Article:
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You, me, and UI

How designers run the world.

There’s a funny conflict to the idea of user interfaces: a good one tends to go unnoticed, the thoughtful design decisions too subtle to notice; a bad UX or UI is one that makes you want to scream. It’s a tension that designers have to think about every time they conceive a new website, app, or device.

In this special series from The Verge, we explore the small design decisions that have had an outsize impact on our lives. From simple card game browser UIs to deliberately complicated video game setups, all-too-forgotten accessibility options for colorblindness to the curious incentive-driven histories of the shuffle and log out buttons, these stories delve into the ways that user interfaces have driven us forward, or failed, or found an entirely new way of living.

Image: Mengxin Li / The Verge

The Color Quiz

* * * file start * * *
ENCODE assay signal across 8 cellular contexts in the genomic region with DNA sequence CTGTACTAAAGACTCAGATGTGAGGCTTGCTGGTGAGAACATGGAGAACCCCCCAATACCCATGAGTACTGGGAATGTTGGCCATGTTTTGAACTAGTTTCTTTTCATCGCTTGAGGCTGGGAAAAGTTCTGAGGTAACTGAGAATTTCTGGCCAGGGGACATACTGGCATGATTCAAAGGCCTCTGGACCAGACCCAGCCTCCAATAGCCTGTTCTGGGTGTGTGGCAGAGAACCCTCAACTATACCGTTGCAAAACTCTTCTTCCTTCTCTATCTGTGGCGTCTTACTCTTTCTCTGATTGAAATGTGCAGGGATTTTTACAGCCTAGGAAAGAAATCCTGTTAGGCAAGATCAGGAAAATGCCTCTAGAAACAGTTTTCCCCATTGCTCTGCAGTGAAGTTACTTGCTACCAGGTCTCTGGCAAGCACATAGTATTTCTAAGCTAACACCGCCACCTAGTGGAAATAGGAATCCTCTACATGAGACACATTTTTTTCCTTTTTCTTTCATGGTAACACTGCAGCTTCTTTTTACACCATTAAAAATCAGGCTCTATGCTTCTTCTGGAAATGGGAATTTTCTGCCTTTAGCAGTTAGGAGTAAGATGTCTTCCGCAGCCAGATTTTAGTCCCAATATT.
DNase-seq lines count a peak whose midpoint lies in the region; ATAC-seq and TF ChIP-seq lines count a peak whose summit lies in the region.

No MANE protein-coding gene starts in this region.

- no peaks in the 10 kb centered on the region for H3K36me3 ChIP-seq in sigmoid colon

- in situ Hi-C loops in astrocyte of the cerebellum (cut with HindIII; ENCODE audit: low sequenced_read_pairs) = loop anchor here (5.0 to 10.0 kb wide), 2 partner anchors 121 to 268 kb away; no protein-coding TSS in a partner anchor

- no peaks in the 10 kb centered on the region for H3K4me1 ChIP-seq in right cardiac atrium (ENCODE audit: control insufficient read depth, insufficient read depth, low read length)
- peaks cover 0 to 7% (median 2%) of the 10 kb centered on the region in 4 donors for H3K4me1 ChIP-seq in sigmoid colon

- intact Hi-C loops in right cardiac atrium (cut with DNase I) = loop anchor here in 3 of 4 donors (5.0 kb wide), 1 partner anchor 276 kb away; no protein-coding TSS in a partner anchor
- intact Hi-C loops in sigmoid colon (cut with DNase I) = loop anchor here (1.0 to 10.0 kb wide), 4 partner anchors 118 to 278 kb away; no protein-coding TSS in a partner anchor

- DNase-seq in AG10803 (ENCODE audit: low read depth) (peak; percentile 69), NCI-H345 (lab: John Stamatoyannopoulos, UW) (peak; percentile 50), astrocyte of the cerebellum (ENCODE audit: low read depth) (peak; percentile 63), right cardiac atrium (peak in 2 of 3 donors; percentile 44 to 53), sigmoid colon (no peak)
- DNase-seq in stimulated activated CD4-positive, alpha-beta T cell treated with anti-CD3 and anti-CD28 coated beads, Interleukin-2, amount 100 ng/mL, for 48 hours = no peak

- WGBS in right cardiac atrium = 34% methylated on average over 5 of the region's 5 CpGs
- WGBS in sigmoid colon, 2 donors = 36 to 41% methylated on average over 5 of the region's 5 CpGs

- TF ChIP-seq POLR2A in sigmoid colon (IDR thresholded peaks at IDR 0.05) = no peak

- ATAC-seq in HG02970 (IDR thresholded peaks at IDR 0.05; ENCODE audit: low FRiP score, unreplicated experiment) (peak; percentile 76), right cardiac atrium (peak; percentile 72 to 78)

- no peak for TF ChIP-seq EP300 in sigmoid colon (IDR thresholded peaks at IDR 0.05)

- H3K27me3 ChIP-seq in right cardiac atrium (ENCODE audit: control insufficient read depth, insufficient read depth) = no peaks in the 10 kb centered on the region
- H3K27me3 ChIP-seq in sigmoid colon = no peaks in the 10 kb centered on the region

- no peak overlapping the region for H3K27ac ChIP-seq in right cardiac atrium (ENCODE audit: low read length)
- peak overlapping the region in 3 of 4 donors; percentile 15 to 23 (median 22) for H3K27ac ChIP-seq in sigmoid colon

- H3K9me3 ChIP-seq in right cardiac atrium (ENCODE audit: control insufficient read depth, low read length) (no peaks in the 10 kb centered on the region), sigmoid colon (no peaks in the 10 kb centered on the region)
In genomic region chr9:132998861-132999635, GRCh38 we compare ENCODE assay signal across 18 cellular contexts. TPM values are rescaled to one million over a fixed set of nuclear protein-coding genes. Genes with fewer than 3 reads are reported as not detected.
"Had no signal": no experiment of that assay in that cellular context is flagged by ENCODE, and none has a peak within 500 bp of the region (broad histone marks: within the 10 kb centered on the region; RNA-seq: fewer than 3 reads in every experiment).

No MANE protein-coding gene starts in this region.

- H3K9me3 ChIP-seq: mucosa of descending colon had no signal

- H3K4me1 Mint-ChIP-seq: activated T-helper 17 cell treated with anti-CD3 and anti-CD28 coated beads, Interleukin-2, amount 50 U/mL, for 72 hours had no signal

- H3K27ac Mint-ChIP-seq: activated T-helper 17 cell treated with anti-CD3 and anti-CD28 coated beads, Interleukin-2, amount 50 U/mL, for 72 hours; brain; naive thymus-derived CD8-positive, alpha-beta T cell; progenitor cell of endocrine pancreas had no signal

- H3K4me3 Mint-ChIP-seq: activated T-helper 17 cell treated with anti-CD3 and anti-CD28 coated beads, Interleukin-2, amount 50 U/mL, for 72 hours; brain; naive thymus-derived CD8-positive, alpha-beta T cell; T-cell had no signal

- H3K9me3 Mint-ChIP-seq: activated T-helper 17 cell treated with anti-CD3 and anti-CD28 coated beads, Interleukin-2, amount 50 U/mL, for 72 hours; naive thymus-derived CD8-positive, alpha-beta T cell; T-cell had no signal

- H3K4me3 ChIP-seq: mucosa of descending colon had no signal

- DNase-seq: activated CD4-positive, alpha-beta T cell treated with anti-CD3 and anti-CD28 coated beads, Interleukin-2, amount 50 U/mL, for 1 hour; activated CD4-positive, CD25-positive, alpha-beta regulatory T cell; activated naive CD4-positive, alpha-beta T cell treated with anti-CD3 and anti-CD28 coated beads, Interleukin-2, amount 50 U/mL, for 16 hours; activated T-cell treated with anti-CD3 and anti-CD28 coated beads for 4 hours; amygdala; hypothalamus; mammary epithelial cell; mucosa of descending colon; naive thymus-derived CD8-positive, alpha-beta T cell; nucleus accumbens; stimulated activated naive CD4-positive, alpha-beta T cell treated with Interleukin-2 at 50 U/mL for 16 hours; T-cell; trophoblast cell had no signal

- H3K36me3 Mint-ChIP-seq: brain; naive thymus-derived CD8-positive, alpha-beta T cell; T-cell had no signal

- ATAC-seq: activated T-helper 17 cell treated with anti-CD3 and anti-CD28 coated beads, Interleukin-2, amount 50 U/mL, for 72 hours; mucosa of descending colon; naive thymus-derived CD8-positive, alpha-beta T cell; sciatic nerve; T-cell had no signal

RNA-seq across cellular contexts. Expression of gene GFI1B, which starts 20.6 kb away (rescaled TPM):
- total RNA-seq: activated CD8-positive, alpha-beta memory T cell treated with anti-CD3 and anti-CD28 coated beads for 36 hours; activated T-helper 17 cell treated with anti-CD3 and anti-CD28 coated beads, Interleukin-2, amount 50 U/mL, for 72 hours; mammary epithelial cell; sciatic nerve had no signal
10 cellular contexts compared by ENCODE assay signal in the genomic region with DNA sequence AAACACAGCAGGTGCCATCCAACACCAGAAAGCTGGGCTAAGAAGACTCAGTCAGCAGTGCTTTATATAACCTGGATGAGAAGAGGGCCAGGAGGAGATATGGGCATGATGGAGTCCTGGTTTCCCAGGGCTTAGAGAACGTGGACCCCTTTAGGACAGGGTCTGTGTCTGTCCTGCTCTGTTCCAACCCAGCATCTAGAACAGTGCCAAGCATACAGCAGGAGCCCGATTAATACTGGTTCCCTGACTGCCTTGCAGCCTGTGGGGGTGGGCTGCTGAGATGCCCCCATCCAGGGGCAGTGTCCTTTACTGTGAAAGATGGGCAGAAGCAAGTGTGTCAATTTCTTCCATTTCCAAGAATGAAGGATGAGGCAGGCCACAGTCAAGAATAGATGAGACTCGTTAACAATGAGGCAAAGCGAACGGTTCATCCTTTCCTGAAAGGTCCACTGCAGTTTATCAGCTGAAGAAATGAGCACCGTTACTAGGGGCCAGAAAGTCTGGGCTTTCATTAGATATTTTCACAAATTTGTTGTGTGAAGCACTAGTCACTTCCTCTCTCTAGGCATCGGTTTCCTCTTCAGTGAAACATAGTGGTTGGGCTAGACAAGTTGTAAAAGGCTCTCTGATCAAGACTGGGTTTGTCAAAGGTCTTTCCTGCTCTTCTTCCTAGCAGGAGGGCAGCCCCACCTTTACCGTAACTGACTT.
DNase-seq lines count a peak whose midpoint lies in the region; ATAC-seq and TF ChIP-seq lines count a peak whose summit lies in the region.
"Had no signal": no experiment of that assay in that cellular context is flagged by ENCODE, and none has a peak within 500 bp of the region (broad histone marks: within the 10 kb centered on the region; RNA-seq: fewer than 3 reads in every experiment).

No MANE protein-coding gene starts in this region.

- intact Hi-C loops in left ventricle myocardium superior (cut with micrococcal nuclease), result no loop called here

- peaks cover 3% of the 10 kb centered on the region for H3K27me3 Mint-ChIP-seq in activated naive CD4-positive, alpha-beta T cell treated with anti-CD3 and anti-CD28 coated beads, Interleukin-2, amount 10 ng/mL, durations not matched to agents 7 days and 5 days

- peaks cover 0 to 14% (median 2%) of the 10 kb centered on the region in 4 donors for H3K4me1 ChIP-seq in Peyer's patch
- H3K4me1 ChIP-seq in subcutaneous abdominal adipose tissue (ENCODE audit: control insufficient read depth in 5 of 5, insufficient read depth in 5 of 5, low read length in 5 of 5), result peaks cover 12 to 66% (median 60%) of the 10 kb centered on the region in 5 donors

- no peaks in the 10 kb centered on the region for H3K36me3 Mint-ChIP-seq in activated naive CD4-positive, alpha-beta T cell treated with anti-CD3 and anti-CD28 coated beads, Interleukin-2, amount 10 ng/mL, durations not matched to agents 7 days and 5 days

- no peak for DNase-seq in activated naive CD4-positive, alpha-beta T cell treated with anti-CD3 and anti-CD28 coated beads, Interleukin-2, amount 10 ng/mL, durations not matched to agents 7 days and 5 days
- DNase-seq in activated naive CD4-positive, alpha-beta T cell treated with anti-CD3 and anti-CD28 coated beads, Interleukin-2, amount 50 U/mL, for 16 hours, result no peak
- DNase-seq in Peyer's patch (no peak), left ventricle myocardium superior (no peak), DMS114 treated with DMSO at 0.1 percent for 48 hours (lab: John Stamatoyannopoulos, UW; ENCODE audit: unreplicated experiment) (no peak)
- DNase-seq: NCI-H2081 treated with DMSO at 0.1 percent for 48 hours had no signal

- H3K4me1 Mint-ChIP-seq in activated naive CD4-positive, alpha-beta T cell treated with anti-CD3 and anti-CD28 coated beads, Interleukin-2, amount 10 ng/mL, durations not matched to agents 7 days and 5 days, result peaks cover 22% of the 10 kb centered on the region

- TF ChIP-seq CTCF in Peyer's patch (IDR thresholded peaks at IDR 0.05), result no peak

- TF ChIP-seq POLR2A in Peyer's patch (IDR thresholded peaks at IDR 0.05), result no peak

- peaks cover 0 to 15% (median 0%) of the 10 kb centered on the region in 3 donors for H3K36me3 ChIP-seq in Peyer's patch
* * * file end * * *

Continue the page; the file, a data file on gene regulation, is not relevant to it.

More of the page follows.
This is what it looks like to be colorblind

The sudden death and rebirth of Tweetbot

My bad VR trip

The poop emoji: a legal history

The impossibility of logging off

The mixed-up history of the shuffle button

The Apple Lisa was a design revolution — and it still feels like one today

My beautiful life with too many remotes

Microsoft Flight Simulator tricked me into getting a pilot’s license

Opulent, joyous, decadent: the Japanese decoden trend comes to America

The revenge of the pop-up

The hellish design of the Crusader Kings video games

A poker website that is actually good